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all-state selection and Academic All- American in 2012. “It’s a blessing it was my right arm, because if it was my left, I probably wouldn’t be where I am. There aren’t as many dominant lefties, so I’m kind of unique.” But in the beginning, Emery’s parents


worried she would have a hard time doing ordinary, everyday tasks like fixing her hair and brushing her teeth. Emery’s mother, Tauny, said she did


everything she could to help, conducting arm exercises when she changed her diaper and praying constantly for healing. At age 1, Emery began bending her elbow and soon was picking up objects. “It was like God was giving me a little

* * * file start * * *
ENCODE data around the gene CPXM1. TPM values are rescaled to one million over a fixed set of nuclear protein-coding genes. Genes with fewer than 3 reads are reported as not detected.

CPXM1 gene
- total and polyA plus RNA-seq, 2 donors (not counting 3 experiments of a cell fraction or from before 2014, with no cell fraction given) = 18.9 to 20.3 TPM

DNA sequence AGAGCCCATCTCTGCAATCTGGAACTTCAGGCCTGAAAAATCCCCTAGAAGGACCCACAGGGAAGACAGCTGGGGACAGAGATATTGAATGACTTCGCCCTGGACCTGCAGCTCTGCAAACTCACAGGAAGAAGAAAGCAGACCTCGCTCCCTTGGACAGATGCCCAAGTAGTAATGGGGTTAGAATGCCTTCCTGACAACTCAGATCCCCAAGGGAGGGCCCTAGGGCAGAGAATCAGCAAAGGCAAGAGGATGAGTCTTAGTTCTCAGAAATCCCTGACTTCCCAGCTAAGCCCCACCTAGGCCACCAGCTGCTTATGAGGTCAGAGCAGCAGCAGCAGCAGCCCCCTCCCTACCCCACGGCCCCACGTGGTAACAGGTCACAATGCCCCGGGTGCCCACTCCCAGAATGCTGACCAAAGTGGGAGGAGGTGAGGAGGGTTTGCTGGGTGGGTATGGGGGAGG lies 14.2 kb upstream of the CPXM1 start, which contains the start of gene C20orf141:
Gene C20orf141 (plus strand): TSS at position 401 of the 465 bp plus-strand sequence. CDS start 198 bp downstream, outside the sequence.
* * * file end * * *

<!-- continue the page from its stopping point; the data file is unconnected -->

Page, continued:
light, ‘It’s going to be fine,’” Tauny Emery said. A little more than a year later,


Emery’s father, Danny, found a clinic specializing in brachial plexus injury at Houston Children’s Hospital. Emery underwent a


muscle transfer surgery to give her better outward motion and allow her to reach up to her head. Emery still does not


have any inward motion with her right arm (at least not without an assist from her left arm). But that has never stopped her from doing ordinary and sometimes extraordinary tasks. Even before she could walk, she found a way to get around by sitting and pushing herself with her left hand. Following that surgery, Emery continued physical therapy throughout her youth and tried swimming and gymnastics to help build strength in her arm and keep it moving. Then came team sports like soccer, softball, basketball and, in middle school, lacrosse. “I started processing that there was


a deficiency, but I never thought that I couldn’t do something,” Emery said. “My


58 LACROSSE MAGAZINE April 2014>>


A Publication of US Lacrosse


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